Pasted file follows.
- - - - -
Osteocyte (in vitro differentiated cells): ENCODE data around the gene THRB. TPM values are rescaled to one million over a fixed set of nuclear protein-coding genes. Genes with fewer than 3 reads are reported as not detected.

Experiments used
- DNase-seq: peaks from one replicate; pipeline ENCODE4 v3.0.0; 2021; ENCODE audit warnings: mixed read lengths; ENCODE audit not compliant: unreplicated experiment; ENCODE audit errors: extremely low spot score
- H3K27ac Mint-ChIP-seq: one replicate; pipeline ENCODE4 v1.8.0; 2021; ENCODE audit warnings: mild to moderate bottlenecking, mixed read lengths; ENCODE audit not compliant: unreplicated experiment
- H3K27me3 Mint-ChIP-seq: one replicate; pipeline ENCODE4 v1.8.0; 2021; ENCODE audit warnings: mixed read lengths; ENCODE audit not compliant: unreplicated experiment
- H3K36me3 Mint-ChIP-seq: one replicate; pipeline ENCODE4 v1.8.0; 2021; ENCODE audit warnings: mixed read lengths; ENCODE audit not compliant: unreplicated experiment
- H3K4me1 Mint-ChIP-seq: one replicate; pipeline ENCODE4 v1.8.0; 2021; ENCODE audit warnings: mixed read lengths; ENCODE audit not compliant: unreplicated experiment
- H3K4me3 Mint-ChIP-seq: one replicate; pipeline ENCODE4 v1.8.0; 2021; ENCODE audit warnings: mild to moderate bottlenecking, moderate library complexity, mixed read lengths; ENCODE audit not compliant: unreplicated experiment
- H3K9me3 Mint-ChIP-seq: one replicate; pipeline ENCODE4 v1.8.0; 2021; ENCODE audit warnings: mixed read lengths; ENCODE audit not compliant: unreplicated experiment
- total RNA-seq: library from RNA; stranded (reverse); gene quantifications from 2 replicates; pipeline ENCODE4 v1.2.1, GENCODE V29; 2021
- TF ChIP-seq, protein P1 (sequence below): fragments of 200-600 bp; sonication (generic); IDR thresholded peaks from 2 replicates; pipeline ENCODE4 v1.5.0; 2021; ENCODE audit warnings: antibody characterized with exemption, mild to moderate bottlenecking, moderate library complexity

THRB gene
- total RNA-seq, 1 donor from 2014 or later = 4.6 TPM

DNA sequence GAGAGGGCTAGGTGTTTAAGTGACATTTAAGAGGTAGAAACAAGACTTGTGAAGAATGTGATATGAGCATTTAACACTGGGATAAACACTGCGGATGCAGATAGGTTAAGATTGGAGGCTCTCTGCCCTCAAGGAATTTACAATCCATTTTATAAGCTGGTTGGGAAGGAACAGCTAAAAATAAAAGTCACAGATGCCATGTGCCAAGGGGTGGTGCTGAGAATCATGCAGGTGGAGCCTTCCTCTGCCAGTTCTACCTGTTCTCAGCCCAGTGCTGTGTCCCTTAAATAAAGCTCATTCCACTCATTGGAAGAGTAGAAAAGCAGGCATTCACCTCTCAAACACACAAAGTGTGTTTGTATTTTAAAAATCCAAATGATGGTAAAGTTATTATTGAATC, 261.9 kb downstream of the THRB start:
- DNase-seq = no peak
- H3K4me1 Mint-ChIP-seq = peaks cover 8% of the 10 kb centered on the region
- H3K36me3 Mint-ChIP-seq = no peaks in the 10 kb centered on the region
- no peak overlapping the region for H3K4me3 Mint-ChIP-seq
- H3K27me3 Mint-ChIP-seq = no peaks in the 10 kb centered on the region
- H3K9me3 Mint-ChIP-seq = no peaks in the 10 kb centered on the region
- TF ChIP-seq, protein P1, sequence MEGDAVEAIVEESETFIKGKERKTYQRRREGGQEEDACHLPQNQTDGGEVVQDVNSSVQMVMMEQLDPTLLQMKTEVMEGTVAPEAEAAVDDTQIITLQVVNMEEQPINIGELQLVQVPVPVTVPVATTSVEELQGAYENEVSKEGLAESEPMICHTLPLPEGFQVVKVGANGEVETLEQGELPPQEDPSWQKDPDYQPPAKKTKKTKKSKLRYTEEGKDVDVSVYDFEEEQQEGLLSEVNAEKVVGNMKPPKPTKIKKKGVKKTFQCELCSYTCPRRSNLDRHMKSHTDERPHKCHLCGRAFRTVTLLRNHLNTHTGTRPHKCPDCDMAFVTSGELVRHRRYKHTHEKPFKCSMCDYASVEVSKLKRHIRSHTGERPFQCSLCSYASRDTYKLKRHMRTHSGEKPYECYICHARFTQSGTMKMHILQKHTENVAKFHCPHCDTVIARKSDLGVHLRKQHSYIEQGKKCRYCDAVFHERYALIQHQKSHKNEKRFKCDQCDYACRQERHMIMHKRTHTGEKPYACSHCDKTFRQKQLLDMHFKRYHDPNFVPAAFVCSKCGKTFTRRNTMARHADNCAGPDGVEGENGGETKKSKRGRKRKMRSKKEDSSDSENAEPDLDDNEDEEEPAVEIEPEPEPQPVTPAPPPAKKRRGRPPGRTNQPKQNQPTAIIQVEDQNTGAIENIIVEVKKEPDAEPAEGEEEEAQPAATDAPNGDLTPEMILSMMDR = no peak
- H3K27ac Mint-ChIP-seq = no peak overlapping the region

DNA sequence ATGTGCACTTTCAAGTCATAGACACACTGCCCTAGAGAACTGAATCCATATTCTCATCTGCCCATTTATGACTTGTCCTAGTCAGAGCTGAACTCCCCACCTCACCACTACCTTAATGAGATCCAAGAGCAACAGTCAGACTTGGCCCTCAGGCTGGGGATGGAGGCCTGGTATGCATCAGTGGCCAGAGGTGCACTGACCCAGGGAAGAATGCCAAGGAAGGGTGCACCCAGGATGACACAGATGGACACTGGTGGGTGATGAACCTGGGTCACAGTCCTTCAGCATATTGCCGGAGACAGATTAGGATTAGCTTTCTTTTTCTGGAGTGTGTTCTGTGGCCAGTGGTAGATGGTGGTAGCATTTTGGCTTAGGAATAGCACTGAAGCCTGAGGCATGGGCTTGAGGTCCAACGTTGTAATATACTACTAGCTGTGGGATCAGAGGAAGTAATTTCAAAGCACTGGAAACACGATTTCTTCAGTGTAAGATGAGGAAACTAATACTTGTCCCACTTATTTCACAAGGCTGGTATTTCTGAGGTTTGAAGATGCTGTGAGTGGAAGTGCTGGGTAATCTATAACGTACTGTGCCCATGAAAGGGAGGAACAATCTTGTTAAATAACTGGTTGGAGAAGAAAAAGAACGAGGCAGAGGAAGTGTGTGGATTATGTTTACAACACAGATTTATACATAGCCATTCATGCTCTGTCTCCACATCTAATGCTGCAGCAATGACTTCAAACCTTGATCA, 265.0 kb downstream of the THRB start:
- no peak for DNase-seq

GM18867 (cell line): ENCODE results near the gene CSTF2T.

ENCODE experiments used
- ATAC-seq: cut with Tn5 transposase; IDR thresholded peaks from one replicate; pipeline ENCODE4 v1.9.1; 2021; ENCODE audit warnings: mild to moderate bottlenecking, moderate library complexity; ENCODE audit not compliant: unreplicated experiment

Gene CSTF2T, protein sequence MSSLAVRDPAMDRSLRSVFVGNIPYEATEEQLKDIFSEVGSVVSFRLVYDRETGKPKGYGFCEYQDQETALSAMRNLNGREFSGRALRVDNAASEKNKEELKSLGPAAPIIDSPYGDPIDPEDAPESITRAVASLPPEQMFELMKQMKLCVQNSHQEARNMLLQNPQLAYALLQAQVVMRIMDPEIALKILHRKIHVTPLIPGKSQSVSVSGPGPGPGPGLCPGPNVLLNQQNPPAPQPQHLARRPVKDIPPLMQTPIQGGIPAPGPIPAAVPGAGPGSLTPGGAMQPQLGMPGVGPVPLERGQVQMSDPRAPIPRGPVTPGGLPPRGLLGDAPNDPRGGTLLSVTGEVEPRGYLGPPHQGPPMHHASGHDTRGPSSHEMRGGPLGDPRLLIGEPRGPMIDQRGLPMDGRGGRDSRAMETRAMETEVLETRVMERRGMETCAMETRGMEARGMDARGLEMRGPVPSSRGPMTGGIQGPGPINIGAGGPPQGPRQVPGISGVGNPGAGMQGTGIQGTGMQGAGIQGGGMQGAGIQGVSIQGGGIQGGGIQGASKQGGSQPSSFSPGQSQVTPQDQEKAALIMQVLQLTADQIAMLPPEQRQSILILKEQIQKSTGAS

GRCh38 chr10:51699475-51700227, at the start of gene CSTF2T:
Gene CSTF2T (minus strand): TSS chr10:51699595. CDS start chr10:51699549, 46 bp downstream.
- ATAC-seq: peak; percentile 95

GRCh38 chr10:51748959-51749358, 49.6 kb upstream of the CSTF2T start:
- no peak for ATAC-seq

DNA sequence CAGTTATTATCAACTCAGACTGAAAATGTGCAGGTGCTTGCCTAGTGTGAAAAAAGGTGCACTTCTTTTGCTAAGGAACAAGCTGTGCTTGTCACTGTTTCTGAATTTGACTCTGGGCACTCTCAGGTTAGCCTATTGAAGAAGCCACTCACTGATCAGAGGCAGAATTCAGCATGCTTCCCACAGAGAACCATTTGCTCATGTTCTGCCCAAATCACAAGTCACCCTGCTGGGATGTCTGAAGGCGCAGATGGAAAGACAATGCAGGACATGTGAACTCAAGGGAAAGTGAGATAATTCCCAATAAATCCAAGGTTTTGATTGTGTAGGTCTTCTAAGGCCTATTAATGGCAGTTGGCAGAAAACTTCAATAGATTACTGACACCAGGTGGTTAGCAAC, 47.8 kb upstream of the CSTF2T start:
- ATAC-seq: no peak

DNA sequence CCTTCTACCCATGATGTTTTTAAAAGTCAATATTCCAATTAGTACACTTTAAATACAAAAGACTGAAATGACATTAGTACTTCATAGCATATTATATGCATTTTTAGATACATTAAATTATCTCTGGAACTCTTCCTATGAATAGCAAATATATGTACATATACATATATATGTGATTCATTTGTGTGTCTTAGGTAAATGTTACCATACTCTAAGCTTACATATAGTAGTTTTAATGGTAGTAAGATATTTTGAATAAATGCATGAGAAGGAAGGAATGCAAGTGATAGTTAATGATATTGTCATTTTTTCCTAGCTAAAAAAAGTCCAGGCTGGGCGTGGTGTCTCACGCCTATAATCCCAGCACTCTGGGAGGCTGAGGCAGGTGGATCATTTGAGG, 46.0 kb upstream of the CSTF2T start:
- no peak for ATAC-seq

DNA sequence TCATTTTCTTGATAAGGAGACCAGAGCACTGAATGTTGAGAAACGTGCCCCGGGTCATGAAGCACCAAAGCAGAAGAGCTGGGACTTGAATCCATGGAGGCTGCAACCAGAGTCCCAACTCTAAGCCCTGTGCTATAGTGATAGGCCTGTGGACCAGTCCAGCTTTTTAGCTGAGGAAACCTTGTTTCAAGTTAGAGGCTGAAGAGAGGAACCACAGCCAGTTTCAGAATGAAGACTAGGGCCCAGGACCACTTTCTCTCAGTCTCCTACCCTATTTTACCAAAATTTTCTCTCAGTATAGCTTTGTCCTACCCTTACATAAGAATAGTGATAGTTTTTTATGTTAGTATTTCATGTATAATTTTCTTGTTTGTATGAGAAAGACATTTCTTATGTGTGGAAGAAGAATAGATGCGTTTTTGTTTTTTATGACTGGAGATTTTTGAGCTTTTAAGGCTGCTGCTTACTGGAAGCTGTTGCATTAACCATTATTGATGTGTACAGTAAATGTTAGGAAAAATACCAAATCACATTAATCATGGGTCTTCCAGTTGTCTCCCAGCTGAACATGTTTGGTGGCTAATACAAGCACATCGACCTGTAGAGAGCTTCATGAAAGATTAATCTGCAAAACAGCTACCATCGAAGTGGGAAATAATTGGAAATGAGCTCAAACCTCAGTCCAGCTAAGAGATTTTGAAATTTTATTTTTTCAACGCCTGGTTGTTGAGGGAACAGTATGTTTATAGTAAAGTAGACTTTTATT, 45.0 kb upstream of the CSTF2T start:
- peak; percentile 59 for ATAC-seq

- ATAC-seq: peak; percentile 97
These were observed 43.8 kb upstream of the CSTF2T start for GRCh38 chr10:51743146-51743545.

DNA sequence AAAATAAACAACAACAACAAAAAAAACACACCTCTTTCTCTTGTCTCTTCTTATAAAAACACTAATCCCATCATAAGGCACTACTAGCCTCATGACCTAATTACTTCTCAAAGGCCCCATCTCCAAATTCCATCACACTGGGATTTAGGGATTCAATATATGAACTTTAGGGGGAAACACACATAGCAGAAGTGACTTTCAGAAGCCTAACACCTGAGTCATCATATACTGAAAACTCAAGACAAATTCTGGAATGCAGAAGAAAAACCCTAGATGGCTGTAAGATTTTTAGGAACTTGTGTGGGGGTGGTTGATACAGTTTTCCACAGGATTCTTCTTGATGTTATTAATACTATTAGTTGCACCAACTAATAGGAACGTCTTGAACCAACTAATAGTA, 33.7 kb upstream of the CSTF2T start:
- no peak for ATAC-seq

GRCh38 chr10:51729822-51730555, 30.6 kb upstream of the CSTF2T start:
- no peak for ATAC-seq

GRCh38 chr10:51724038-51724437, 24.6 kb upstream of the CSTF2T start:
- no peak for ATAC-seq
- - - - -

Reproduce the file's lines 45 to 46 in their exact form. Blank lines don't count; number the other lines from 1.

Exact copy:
- no peak for ATAC-seq

GRCh38 chr10:51724038-51724437, 24.6 kb upstream of the CSTF2T start: